Become a Medical Lab Technician: Training and Education Required

Medical lab technician training usually takes two years to complete and will prepare you for work in hospitals, physician's offices and diagnostic testing laboratories.


Most medical lab technicians have completed a two year associate's degree from a post-secondary institution that offers training in this field. According to College Navigator, there are over two hundred and fifty schools in the US that offer training to become a medical lab technician. When selecting the school to attend, make sure that your school is accredited by the Accrediting Bureau of Health Education Schools or by the National Accrediting Agency for Clinical Laboratory Sciences.

Once you have completed your degree, you can pursue certification with American Medical Technologists (AMT). You will need to write and pass an examination to attain certification. AMT does recognize the fifty week US military laboratory procedures training, if earned in an accredited college or transferred to an accredited program.


The local state board of health will provide information about licensing for medical lab technicians. You should also make sure that if you complete your education in one state but would like to work in a different state or territory, that the licensing board where you wish to work will recognize your training. You can usually get this information by visiting the website, or by calling or emailing the local board and asking if they will recognize your degree program or if there is any additional training that you need to pursue. Having completed a nationally recognized certification course such as the AMT for medical lab technicians may be an asset in this case.

Tips and Advice

If you are currently in high school, completing and passing courses in chemistry and biology will be an asset when you apply for entrance into a post-secondary program to become a medical lab technician. If you need to upgrade before entering a progam in this field, these are the courses that you should be focused on and where you should try to get the highest marks.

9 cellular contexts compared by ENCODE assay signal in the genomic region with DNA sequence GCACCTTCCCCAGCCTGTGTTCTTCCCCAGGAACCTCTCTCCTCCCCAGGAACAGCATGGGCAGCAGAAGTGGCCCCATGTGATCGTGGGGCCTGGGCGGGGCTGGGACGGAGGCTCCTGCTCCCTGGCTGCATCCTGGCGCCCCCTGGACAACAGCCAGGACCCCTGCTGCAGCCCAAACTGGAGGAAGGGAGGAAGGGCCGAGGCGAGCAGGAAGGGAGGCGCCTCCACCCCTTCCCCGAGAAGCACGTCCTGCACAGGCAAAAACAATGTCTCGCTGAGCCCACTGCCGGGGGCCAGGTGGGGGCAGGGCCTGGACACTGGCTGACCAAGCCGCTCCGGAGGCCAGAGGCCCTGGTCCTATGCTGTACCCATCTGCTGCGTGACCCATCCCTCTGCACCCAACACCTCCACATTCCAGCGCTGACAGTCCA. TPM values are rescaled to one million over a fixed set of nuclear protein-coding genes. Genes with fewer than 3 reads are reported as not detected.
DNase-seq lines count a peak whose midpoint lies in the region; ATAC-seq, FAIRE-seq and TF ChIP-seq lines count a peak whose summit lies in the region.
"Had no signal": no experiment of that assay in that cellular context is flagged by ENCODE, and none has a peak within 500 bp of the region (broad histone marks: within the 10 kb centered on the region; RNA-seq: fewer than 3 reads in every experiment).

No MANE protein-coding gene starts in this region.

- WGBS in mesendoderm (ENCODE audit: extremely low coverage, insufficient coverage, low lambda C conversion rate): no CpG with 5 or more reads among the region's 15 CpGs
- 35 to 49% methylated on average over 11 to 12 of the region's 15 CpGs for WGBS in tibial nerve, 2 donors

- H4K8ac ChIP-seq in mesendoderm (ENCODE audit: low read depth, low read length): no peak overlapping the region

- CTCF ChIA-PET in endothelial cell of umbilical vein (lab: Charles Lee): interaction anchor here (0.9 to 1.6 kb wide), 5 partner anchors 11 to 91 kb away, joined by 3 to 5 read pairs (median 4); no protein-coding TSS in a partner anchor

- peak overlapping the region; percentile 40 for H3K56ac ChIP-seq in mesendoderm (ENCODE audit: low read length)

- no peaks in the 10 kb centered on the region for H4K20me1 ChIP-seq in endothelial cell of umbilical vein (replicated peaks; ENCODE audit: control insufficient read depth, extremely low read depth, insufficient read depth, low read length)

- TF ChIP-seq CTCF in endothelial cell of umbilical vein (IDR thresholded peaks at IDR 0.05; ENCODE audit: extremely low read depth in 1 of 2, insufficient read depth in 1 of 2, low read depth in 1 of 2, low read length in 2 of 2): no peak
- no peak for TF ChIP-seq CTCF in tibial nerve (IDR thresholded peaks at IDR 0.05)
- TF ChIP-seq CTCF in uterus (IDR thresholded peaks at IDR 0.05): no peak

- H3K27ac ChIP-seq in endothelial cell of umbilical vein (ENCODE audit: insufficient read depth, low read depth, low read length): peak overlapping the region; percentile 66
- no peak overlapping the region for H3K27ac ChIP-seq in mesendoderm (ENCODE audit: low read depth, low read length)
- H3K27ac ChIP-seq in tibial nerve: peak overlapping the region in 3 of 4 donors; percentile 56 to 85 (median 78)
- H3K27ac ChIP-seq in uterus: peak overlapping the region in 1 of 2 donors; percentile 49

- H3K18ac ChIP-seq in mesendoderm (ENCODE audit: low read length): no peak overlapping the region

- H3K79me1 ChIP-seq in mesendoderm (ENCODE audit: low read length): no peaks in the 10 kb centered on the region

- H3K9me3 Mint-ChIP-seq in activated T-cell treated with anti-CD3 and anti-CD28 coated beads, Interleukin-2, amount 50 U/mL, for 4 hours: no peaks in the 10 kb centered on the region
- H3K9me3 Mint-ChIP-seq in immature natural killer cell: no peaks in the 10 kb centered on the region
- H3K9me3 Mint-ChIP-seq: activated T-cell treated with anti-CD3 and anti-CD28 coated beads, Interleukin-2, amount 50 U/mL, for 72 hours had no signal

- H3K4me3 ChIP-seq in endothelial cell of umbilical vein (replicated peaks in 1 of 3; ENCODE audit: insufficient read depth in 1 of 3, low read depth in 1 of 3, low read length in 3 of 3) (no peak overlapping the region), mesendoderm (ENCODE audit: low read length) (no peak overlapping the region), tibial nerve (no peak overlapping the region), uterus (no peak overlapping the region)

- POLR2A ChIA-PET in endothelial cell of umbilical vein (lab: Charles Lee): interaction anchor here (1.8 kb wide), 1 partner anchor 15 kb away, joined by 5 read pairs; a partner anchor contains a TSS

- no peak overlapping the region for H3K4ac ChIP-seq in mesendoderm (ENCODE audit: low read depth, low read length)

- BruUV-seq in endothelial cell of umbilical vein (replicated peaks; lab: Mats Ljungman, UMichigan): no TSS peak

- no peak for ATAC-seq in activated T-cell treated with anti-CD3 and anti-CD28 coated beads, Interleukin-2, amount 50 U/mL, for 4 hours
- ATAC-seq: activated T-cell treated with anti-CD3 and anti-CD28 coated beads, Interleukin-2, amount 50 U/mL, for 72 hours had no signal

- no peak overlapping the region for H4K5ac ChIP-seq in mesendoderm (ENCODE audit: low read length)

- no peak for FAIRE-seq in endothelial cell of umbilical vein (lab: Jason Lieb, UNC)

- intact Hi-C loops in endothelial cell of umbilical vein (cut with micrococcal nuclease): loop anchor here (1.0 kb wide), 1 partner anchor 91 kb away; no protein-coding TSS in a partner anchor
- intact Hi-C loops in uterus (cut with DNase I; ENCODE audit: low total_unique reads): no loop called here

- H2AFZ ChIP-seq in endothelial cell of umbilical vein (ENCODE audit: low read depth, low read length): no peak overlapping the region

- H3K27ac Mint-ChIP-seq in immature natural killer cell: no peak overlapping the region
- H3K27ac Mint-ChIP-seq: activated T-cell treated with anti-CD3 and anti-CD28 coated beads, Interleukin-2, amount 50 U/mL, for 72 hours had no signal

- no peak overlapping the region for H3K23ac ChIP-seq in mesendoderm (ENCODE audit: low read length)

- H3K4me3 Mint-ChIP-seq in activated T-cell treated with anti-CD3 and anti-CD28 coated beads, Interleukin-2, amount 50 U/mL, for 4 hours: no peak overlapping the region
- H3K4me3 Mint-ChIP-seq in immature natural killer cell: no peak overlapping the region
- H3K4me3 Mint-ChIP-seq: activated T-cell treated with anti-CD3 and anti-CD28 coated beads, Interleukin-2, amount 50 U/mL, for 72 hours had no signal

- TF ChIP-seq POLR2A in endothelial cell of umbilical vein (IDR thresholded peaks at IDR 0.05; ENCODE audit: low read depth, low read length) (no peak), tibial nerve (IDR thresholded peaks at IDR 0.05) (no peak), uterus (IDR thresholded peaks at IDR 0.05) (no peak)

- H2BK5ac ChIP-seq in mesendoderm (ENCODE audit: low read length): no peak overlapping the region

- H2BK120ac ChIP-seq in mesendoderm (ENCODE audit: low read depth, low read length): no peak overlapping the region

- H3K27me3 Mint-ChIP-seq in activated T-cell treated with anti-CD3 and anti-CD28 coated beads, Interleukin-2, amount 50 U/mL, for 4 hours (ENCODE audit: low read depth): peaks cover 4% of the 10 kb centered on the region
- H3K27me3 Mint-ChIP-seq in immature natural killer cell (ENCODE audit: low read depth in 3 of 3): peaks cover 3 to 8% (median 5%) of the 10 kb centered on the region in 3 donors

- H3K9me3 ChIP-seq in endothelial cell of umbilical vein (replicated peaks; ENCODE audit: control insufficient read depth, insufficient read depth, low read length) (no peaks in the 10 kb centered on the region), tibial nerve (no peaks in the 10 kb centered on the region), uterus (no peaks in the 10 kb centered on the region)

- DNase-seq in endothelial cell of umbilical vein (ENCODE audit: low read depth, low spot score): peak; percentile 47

While in college, look for every opportunity to perform procedures hands-on. Completing your homework should be your bare minimum, so any additional lab time you can put in will make you stand out from your peers who are graduating into the workforce with you.

Not all of your time will be spent in the lab, since as a technician you will be required to collect samples from patients. It can help to have a calming manner and the ability to deal with people politely, and even to explain what you are doing to help put their minds at ease. In this case, customer service experience, experience dealing with people in distress, even general hospital volunteer experience can be assets.

Different Types

Medical lab technicians work in hospitals, physician's offices and in medical laboratories. They can be generalists in their field or they can specialize. Specialties include histology which is the study of the cells and tissues of plants and animals, and which can be employed in histopathology, where the technician looks for cell abnormalities, such as cancer. Another specialty is microbiology where the technician can look for organisms that would affect the immune system. 

According to the Bureau of Labor Statistics, opportunities in this field are growing faster than average and prospects are expected to be good for several years.